Rushfields Plant Centre is a family owned and run independent plant centre, we are situated at the foot of the South Downs on the A281 Henfield Road at Poynings in Sussex.
November at Rushfields Plant Centre
Saturday 6th December Book signing by local Author Bryony Hill
Bryony will be at Rushfields at 11am to sign her latest book
How I long to be with you
A fascinating collection of family letters and photographs depicting the reality of life during the second world war
Rushfields Plant Centre are proud to sponsor the Bright fm Christmas Toy appeal if you would like to donate a toy, no matter how big or small we are one of the designated drop off points Why not purchase your toy here and leave it with us,we will do the rest,for more details go to
Henfield has a fantastic band of volunteers who are on call 24/7 they belong to H.A.R.T
They give up some of there free time to be on call in case anybody in the village has a heart attack or stroke, they are the first people to arrive ,they are equipped with defibrillators, and have saved many lives.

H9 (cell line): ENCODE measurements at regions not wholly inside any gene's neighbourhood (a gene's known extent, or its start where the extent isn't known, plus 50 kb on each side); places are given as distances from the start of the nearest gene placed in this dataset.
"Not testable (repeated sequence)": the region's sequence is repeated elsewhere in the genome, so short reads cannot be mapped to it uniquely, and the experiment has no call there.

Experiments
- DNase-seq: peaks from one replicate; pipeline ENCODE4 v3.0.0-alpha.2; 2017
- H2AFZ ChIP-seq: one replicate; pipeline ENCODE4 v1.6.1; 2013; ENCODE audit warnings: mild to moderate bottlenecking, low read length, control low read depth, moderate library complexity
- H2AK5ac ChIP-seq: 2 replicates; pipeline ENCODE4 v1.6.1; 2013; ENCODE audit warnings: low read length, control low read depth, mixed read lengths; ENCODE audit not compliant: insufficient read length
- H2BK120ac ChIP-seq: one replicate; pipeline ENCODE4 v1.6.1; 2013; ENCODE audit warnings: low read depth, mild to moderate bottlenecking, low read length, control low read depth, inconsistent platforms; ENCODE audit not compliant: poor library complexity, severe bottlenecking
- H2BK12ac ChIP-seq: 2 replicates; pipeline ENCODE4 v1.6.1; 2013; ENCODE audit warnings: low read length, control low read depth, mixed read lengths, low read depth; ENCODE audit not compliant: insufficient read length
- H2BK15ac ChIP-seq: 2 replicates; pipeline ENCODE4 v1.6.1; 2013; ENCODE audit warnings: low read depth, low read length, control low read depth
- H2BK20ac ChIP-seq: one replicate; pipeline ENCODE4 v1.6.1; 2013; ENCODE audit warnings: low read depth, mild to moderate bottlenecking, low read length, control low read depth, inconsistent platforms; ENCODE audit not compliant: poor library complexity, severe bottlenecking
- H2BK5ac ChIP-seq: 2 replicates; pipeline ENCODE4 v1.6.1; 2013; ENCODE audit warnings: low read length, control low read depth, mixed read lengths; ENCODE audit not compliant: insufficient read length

Emma Osman and her team at BN5 magazine have published a calendar for 2015 all of the pictures are of Henfield or Henfield people, the cost is £6 and every penny will go to H.A.R.T
It will make the ideal present for Henfield people or anybody who loves the village. It is on sale NOW at Rushfields
To See what Rushfields has for you to put in your stocking this just click on the image
We do deliver please speak to a member of the team
To compliment our extensive cafe menu we have some festive specials click on the mince pie for more
Click on the chocolate Santa to see what festive delights we have in our farm shop
Plant of the Week: Sarcococca
This modest, unassuming plant has a secret weapon. Sarcococca, also known as Christmas box, is for most of the year a handsome evergreen with small, glossy leaves, low maintenance and the perfect backdrop to set off more colourful summer flowers. Then in December its tiny, almost invisible flowers open wide and release scent so glorious it'll fill the whole garden.
There are two types: the neat Sarcococca confusa, forming a dome around 1.2m tall, and S. hookeriana var. digyna with narrow, gracefully pointed leaves. Look out, too, for S. humilis, which makes a low hummock, easily trimmed into a low hedge as a substitute for disease-prone box.
Cover alpines with a small cloche or pane of glass to keep off the worst of the rain. These exquisite little plants don't mind extreme cold, but can't tolerate soggy soil. Any with woolly or fleshy leaves, such as lewisias and saxifrages, are particularly susceptible so keep as dry as possible.